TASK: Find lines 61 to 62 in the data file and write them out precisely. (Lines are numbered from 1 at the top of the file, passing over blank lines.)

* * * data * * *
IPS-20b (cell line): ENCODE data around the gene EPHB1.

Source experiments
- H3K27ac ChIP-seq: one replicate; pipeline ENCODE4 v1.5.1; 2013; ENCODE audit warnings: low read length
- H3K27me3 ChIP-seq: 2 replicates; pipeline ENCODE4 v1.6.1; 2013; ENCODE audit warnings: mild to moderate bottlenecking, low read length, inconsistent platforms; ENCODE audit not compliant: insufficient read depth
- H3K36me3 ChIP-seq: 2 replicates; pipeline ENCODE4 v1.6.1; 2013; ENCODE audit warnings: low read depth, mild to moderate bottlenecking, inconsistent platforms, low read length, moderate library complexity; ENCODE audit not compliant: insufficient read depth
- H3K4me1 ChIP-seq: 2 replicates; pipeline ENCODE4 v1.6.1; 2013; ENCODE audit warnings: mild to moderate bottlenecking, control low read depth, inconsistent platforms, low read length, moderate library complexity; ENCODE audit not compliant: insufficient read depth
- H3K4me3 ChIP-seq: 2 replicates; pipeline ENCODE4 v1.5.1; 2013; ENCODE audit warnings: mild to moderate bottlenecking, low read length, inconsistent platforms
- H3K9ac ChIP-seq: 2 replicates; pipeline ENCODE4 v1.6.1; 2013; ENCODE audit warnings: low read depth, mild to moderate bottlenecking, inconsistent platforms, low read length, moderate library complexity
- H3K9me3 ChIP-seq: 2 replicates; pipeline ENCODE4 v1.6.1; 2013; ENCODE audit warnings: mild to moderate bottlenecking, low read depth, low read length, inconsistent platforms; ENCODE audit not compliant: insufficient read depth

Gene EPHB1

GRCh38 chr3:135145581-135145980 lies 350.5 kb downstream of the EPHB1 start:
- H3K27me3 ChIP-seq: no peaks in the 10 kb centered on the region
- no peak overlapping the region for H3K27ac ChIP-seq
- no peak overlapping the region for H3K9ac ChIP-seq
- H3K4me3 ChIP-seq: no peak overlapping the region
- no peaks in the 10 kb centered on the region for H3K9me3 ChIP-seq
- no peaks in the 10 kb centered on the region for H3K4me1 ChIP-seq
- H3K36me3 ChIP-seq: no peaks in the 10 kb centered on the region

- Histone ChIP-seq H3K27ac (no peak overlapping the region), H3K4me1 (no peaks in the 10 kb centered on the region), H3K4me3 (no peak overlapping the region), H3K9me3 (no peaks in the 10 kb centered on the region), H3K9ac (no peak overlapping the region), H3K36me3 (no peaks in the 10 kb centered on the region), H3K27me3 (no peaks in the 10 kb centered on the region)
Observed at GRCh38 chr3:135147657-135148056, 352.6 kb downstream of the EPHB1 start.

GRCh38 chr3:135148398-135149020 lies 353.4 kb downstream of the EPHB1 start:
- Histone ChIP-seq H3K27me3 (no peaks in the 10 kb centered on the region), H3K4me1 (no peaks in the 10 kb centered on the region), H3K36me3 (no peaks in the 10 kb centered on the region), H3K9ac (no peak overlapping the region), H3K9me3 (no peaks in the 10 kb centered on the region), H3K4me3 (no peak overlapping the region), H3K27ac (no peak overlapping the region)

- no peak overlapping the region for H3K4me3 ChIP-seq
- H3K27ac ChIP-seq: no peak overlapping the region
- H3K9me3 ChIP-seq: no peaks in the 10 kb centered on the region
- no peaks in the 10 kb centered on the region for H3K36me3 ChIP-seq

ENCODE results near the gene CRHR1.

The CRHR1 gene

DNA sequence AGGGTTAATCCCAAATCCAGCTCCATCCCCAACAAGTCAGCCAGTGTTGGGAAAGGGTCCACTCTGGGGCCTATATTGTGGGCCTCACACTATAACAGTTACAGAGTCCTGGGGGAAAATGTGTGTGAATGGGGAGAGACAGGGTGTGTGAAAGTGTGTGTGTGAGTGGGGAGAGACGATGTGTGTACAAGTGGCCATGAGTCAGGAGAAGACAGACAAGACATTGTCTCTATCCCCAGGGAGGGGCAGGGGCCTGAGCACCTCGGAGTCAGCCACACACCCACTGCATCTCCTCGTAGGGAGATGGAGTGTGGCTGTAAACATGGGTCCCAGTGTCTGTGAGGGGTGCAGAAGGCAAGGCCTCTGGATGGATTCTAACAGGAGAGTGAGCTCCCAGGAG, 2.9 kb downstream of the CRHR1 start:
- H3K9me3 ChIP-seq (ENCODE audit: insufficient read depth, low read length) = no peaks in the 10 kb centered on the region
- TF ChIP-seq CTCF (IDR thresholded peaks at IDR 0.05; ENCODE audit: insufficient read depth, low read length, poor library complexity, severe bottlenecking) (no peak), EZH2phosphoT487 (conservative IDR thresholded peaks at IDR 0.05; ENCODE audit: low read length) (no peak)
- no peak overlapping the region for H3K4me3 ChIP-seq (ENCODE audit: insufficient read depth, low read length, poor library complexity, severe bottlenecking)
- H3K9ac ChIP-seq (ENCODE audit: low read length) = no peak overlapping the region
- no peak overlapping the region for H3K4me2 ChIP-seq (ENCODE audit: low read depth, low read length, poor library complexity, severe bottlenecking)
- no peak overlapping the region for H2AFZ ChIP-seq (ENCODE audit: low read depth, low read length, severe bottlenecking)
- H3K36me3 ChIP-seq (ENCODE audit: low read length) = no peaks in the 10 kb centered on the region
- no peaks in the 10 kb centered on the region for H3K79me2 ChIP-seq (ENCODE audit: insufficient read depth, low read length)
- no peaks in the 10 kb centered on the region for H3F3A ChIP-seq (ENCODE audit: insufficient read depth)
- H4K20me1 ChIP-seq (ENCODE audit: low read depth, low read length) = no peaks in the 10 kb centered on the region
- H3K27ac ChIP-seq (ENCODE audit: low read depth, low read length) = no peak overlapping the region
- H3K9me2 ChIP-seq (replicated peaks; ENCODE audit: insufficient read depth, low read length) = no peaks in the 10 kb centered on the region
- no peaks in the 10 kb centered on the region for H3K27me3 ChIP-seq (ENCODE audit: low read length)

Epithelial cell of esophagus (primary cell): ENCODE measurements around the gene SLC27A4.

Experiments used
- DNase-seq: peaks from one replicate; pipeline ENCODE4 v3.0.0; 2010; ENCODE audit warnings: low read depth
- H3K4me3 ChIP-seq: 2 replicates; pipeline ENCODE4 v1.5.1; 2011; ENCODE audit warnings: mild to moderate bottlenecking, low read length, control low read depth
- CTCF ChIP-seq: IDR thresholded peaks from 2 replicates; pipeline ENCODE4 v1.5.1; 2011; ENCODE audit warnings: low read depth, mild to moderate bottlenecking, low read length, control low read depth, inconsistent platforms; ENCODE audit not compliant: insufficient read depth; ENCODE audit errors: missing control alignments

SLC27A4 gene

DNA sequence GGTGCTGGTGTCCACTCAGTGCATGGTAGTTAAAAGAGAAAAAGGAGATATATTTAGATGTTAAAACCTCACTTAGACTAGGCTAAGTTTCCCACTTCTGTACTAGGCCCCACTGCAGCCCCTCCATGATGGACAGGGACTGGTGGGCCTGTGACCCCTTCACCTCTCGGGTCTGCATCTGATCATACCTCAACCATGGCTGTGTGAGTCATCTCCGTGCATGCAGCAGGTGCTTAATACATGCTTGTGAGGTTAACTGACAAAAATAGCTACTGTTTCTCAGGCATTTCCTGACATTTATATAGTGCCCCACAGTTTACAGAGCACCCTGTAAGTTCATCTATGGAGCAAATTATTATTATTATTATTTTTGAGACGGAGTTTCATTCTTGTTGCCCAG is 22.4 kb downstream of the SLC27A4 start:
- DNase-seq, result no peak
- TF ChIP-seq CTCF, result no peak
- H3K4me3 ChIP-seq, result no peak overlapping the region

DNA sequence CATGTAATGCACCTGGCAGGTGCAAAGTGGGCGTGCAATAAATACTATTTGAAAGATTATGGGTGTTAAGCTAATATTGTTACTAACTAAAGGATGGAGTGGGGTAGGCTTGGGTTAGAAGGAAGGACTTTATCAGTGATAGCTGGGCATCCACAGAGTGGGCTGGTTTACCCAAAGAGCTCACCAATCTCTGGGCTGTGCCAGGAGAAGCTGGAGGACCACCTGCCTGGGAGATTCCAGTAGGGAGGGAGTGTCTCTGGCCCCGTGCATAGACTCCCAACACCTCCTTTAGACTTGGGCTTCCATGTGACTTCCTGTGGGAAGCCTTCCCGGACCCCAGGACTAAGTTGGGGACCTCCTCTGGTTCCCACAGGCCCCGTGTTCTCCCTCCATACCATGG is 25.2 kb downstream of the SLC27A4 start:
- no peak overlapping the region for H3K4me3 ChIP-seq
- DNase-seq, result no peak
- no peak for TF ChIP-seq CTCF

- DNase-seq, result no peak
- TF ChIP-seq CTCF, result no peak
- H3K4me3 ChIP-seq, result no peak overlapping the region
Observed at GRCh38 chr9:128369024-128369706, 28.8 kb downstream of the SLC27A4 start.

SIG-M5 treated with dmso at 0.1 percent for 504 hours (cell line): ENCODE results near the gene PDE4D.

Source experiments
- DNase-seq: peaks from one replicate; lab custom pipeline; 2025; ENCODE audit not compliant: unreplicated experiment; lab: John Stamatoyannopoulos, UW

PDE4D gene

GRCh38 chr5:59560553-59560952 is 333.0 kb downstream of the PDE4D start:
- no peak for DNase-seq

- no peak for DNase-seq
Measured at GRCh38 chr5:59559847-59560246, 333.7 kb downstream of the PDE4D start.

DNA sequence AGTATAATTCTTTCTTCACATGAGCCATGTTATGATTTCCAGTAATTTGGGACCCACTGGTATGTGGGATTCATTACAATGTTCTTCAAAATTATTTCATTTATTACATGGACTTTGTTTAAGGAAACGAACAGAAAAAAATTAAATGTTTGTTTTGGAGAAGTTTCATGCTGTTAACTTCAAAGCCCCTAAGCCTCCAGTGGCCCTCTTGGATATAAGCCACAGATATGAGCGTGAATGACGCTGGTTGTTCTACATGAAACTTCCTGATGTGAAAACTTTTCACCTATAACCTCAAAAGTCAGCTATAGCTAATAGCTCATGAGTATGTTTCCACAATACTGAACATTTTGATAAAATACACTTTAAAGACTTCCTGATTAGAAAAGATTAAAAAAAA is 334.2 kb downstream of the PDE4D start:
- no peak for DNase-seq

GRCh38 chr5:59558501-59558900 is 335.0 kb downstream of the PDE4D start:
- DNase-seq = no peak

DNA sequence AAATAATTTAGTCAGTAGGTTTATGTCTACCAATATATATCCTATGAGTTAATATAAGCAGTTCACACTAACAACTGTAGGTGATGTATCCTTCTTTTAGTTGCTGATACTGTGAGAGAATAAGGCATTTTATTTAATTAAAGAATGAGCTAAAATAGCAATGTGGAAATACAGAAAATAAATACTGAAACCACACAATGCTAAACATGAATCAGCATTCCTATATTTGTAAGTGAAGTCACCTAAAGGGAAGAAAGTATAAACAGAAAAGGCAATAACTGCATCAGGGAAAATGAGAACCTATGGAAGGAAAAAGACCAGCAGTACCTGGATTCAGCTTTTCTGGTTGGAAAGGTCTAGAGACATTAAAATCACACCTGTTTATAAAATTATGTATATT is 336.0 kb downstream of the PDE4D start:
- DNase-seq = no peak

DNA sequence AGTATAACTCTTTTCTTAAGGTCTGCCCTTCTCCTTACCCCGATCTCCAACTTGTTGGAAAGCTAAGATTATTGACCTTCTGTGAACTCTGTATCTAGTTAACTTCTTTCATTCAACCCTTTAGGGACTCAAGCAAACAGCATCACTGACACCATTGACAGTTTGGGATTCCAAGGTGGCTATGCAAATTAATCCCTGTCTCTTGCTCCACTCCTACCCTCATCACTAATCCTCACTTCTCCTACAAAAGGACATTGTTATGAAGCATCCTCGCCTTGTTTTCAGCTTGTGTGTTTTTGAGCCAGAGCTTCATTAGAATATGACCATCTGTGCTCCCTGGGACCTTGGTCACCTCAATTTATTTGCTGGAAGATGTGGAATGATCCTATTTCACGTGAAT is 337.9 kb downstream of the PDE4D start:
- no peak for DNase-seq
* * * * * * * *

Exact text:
SIG-M5 treated with dmso at 0.1 percent for 504 hours (cell line): ENCODE results near the gene PDE4D.

Source experiments